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Impact of Achieved Blood Pressure on First Stroke in Uncomplicated Grade 1 Hypertension [Cardiovascular Surgery]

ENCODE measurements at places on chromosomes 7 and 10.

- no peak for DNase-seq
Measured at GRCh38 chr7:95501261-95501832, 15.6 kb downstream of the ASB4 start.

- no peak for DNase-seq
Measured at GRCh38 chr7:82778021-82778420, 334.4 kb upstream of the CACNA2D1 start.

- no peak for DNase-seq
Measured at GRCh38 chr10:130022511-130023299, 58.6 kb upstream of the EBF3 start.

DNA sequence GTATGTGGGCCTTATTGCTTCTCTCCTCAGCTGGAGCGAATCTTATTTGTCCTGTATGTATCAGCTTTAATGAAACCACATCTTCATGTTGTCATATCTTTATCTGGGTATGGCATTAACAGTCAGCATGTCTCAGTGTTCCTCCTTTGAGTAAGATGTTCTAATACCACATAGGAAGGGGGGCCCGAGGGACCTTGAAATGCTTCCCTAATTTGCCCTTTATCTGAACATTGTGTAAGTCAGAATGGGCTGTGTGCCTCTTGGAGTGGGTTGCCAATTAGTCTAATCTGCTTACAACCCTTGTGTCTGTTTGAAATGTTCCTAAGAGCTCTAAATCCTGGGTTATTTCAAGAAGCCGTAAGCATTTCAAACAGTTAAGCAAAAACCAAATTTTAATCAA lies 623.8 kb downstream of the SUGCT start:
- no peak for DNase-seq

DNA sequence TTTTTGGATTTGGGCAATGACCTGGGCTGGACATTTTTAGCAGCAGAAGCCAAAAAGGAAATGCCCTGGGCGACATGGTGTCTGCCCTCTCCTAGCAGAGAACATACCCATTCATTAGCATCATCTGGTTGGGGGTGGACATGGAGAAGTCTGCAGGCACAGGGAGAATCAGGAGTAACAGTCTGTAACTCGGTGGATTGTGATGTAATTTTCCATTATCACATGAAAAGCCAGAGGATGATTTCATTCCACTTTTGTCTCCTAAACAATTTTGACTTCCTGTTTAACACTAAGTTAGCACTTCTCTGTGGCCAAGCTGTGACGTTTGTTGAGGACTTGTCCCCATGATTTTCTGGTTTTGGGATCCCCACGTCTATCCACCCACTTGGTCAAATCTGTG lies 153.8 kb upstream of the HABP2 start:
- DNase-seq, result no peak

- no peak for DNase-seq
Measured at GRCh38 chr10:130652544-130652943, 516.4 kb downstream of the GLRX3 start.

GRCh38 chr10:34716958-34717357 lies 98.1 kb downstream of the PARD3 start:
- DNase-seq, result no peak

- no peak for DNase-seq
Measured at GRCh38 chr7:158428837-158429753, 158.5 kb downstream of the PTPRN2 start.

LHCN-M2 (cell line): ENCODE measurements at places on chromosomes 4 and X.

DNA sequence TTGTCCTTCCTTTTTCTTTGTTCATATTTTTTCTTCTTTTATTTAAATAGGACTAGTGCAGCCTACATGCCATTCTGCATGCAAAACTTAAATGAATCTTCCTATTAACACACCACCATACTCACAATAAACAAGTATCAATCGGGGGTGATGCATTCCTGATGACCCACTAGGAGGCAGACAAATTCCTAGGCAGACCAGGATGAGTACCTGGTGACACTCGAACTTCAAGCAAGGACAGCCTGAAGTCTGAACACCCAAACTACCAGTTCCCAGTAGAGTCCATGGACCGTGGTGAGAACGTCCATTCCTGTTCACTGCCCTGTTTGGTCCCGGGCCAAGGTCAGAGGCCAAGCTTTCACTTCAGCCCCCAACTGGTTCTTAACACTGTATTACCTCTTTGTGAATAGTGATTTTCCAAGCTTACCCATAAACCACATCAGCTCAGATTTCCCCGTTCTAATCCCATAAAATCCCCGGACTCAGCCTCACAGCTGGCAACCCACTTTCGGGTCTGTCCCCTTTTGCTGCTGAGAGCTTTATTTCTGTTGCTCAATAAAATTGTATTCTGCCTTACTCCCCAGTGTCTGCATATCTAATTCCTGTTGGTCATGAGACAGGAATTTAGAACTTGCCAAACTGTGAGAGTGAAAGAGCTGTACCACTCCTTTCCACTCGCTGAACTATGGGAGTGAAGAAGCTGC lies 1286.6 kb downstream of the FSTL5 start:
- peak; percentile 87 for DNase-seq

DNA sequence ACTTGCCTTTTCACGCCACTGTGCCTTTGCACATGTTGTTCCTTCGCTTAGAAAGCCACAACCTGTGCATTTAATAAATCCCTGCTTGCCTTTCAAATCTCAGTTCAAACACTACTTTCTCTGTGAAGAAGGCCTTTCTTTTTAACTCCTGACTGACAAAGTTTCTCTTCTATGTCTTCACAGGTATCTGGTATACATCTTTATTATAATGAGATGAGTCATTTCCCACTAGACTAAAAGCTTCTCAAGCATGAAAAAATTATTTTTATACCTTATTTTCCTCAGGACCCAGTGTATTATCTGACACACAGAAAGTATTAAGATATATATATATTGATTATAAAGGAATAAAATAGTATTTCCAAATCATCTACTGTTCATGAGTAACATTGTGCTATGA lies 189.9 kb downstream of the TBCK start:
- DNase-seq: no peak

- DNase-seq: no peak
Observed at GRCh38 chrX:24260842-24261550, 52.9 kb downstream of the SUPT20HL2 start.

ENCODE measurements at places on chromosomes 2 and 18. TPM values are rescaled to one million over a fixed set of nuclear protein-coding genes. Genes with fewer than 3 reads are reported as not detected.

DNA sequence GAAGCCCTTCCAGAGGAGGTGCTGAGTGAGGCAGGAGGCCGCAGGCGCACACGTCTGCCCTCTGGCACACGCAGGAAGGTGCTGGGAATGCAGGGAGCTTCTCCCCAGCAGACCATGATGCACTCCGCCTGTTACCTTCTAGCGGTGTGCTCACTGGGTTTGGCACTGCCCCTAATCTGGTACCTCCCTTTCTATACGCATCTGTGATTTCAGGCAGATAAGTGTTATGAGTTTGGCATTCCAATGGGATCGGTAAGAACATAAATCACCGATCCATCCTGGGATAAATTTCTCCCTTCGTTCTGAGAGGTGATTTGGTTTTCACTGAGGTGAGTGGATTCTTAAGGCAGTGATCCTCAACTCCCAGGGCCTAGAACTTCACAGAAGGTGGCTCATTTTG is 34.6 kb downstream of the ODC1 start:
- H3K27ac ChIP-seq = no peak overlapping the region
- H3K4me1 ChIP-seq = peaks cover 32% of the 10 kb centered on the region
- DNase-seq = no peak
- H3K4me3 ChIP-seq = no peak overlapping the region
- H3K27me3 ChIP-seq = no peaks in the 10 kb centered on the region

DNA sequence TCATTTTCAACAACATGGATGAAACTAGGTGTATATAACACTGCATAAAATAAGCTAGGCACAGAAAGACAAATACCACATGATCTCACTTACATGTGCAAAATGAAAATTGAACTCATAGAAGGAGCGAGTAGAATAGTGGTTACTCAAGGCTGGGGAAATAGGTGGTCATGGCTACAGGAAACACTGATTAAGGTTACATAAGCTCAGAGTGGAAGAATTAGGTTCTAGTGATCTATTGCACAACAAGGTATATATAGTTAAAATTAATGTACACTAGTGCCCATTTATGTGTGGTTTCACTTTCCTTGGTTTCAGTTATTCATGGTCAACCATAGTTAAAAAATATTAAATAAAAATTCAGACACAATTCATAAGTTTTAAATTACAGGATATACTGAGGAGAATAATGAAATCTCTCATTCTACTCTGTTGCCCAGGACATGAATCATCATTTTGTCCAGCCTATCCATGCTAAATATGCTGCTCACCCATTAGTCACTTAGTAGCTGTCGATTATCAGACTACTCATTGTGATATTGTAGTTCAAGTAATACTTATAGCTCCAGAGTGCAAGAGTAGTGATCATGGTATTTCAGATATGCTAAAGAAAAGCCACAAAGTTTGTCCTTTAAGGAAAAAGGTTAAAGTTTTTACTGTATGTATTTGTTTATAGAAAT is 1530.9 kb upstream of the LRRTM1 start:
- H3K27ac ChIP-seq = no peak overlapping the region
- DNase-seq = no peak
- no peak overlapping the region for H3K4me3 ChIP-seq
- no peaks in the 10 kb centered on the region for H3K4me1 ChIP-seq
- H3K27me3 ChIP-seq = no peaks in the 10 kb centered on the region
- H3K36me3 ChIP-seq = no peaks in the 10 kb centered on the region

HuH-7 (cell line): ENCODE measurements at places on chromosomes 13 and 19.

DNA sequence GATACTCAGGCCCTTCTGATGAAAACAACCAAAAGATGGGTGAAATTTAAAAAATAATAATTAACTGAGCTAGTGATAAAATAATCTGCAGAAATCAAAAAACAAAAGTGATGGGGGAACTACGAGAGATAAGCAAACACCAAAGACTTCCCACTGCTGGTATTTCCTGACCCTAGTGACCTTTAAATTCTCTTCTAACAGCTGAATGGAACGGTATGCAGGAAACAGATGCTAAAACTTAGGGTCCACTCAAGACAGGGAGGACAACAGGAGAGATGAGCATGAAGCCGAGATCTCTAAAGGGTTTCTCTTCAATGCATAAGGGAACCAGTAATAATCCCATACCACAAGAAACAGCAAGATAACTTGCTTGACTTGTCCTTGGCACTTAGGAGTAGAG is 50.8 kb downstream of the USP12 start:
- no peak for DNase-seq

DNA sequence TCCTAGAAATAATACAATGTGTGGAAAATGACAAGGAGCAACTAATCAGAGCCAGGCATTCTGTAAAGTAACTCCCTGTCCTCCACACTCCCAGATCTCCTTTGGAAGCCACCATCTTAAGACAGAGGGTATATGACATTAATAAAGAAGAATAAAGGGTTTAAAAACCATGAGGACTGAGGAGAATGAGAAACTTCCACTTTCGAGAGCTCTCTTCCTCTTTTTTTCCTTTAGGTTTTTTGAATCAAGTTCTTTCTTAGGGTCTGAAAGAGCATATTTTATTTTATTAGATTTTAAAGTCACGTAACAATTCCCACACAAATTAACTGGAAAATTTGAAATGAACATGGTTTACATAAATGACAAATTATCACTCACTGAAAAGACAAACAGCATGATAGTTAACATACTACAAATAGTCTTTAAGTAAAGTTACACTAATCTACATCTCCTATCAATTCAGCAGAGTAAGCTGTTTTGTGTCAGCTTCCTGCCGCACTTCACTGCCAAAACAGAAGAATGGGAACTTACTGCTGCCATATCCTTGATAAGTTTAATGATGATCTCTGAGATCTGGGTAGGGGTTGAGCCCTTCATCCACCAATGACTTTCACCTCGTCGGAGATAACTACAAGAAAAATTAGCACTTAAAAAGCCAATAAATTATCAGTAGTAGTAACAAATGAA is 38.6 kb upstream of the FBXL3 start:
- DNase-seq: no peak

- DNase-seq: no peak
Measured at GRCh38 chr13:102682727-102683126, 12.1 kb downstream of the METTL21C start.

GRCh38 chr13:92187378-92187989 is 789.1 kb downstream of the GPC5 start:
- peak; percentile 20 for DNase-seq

BackgroundWe aimed to test the impact of achieved blood pressure (BP) on first stroke among patients with grade 1 hypertension and without cardiovascular diseases in the China Stroke Primary Prevention Trial.Methods and ResultsA total of 3187 patients with uncomplicated grade 1 hypertension were included. The risk of outcomes was assessed according to: (1) the proportion of visits in which BP was reduced to <140/90 mm Hg, and (2) the time‐averaged systolic BP (SBP) or diastolic BP levels during the study treatment period. The median antihypertensive treatment duration was 4.6 years. Only 1.5% of the participants discontinued the treatments because of adverse reaction. Overall, the risk of stroke decreased with the increase of the proportion of study visits with BP <140/90 mm Hg (for per 5% increase; hazard ratio, 0.92 [95% CI, 0.87–0.98]). Consistently, compared with patients with time‐averaged SBP ≥140 or diastolic BP ≥90 mm Hg, the risk of stroke was lower in patients with time‐averaged SBP of 120 to <140 mm Hg (1.1% versus 2.9%; hazard ratio, 0.39 [95% CI, 0.22–0.69]) or diastolic BP <90 mm Hg (1.5% versus 2.7%; hazard ratio, 0.41 [95% CI, 0.17–0.98]). The beneficial results were consistent across age (<60 versus ≥60 years), sex, baseline SBP (<150 versus 150 to <160 mm Hg), study treatment groups (enalapril or enalapril‐folic acid), and hypertension subtypes (isolated systolic hypertension or systolic‐diastolic hypertension). However, a time‐averaged SBP <120 mm Hg (versus 120–140 mm Hg) was associated with an increased risk for stroke. Similar results were observed for composite cardiovascular events or all‐cause death.ConclusionsAchieved BP <140/90 mm Hg was significantly associated with a decreased risk of stroke or all‐cause death in patients with uncomplicated grade 1 hypertension.

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